SoccerMatch Report

Portugal leave it late to beat Czech Republic in their Euro 2024 opener

Spirited Czechs unfortunate to lose after Conceição’s late, late goal

Portugal's forward Francisco Conceicao. Photograph: Gabriel Bouys/AFP via Getty
Group F: Portugal 2 (Hranac og 69, Conceicao 90+2) Czech Republic 1 (Provod 62)

Penny for Roberto Martinez’s thoughts as Cristiano Ronaldo stood over a central free-kick with 57 minutes on the clock. Rain was pelting down as the Al Nassr striker let fly, straight into the sticky gloves of Jindřich Staněk.

Perhaps the Portugal coach was thinking: I’ll spring Pedro Neto and Francisco Conceição from the bench for the pair to put these inspired Czechs away.

That is exactly what transpired on a raucous night in Leipzig.

Diogo Jota initially looked to have gotten the winner for Portugal in the 87th minute, tucking away the rebound after Ronaldo’s header came back off the post, but VAR intervened and ruled Ronaldo offside.


The Czech Republic seemed to have earned a point until Conceição’s late, late tap-in.

The 2016 European champions were pounding at the Czech Republic door all game, to no avail, so imagine what might happen if these disciplined underdogs could conjure a chance. Just the one.

Remarkably, a great upset almost occurred. On this night of chasing lost causes, David Douděra ran another down. He was successful and duly hit a looping cross that found the relentless Vladimír Coufal who invited Lukáš Provod to let fly. Czech Republic 1-0 Portugal.

But the dreams of a historic result lasted only seven minutes. Robin Hranáč was having the game of his life, until the umpteenth high delivery into the Czech box saw Nuno Mendes soar over replacement David Jurásek.

Keeper Jindřich Staněk, who was on a personal mission to not be beaten by Ronaldo, got fingers to the bouncing ball but only directed it onto Hranáč's shin, for an own goal and a Portuguese equaliser.

It was cruel yet fully deserved on the balance of possession alone.

In the simplest tactical parlance, Czech coach Ivan Hašek embraced the Portugal approach. Come to Zentralstadion and prise us open, the 60-year-old dared the most expensive collection of club footballers in the world.

If Portugal are crossing or cutting balls back from the end line, the Czech rearguard is doing its job.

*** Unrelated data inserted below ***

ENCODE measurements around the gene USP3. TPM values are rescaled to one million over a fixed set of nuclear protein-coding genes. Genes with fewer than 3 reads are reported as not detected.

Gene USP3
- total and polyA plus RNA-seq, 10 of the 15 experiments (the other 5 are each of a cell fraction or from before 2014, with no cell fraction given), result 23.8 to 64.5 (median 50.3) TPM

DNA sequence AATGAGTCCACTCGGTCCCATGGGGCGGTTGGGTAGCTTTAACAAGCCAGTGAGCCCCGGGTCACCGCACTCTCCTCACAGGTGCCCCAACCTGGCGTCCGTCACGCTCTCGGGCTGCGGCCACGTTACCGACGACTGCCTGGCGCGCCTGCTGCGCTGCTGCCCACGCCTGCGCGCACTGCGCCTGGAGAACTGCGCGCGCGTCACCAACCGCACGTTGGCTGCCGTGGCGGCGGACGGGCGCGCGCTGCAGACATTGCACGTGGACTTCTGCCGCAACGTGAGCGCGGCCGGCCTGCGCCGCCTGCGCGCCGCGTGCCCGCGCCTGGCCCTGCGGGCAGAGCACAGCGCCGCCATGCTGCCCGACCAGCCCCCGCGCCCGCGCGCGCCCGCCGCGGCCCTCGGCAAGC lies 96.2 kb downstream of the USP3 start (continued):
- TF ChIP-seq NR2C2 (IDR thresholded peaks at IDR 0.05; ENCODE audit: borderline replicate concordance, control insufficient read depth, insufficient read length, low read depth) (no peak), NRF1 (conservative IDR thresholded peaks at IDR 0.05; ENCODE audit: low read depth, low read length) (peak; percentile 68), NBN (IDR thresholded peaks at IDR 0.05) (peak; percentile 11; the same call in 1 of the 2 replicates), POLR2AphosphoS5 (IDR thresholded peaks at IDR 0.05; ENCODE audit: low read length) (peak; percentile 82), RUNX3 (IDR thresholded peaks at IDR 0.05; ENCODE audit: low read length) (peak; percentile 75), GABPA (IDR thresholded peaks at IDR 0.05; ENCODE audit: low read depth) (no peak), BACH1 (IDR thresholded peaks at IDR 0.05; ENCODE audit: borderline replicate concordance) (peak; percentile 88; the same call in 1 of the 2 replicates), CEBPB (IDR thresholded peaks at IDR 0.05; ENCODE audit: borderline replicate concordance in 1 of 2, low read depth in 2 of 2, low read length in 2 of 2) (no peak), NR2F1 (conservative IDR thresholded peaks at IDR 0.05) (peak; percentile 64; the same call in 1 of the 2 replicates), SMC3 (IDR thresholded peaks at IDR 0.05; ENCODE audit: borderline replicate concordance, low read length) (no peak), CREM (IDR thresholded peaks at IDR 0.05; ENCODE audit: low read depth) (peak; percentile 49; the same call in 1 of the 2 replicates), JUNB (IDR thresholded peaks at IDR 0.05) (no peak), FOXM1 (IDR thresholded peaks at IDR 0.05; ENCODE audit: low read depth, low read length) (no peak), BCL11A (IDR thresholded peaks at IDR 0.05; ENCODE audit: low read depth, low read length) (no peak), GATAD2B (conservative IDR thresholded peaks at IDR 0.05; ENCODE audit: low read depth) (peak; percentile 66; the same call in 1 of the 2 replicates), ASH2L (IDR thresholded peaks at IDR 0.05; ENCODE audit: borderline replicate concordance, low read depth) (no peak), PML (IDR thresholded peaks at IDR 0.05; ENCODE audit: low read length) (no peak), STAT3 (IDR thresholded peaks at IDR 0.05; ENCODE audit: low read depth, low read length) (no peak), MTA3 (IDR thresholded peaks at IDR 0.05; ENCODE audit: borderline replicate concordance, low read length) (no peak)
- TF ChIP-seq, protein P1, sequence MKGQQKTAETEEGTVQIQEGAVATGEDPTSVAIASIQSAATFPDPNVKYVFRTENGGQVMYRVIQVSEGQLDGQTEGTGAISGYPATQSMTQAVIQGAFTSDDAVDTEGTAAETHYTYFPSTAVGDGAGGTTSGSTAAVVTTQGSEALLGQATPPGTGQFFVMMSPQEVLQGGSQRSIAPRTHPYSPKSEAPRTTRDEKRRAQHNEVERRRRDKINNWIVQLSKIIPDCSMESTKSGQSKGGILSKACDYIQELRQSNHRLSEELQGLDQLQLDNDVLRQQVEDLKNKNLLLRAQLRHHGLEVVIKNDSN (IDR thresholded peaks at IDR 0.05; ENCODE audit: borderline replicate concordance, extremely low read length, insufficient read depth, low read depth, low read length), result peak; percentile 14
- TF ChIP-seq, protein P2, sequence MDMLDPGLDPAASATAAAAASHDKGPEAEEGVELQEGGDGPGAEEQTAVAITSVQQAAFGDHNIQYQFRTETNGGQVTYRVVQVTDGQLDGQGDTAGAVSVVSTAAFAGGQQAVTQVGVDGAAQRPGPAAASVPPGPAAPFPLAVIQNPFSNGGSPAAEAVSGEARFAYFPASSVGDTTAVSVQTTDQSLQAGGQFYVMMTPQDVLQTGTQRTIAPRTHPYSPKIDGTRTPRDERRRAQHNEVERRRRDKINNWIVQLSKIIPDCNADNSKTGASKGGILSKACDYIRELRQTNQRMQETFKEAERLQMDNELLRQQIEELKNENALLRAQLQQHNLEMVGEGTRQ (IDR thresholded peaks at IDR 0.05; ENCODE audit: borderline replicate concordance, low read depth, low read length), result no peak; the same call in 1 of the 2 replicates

Cristiano Ronaldo of Portugal acknowledges the fans. Photograph: Alex Livesey/Getty

No stars in white. Tomáš Souček of West Ham United and Patrik Schick of recent Bayer Leverkusen fame are quality internationals, but this was 90-plus-minute tutorial in attack versus defence.

Bernardo Silva and Bruno Fernandes looked were giddy with excitement whenever the Czechs attempted to counterattack. The millisecond play was broken up, usually by João Cancelo or an overly ambitious pass, the Manchester rivals snapped to attention.

In the 20th minute, the midfielders combined to almost put João Cancelo away. In the 32nd minute, Fernandes rolled a delicious ball that invited Cristiano Ronaldo to chip Staněk. The Czech goalkeeper made a brilliant save with his leg.

Ronaldo, now 39, came in search of records. Sixth tournament, check. He already has the most appearances (25) at the Euros, the most goals (14) and is currently tied with Karel Poborsky on six assists.

He would also have the record for oldest player in Euros history, if it wasn’t for his own team-mate bumping him into second place, the 41-year-old Pepe.

Becoming the oldest goal scorer at a Euros almost happened when his early header grazed the post and just before half-time when Staněk denied his second shot on target.

That the sky opened early and the downpour refused to relent was a godsend for the Czechs.

Ronaldo was equally effective dropping into space, with one flick putting Vitinha clean through only for Lukáš Provod’s subtle jersey tug to be missed by referee Marco Guida.

The Italian made no mistake when flashing a yellow card at Leão after the winger dived into the box despite no contact from Souček, who promptly congratulated the official.

The city of Leipzig played into the occasion. Unlike most venues at Euro 2024, this underground amphitheatre is walkable from the central train station.

Three sets of supporters descended upon the Red Bull Arena. Ronaldo fans travelled in the shape of families from Asia and North America to witness their hero in the flesh. Most of them wear Portugal number seven shirts without transferring their devotion to Seleção. More comparable to Taylor Swift fanatics – the Swifties – they blended easily into this carnival atmosphere.

The third contingent was an enormous Czech following, what with Prague being just a three-hour drive across the border.

Still, Ronaldo’s sprint on to the pitch for the warm-up, to the MGMT song Kids, felt like the start of his own stadium tour.

Keeping him as the focal point of almost every Portugal attack does make a lot of sense, but Hranáč and Vladimir Coufal relished each and every aerial duel.

Hranáč was immense. Think Paul McGrath at the Giants stadium. All that was needed was a goal against the run of play. And then it came and the number of Czechs in the red-coloured stadium suddenly became apparent.

A famous draw was denied late on by Conceição with Hranáč again making an uncharacteristic error under severe pressure.

Portugal: Costa; Dalot (Inacio 63), Pepe, Dias; Cancelo (Semedo 90), Silva, Fernandes, Vitinha (Conceição 90), Mendes (Neto 90); Leão (Jota 63), Ronaldo.

Czech Republic: Stanek; Holes, Hranac, Krejci; Coufal, Sulc (Sevcik 79), Soucek, Provod (Barak 79), Doudera; Kuchta (Lingr 60), Schick (Chytil 60).

Referee: Marco Guida (Italy).

Gavin Cummiskey

Gavin Cummiskey

Gavin Cummiskey is The Irish Times' Soccer Correspondent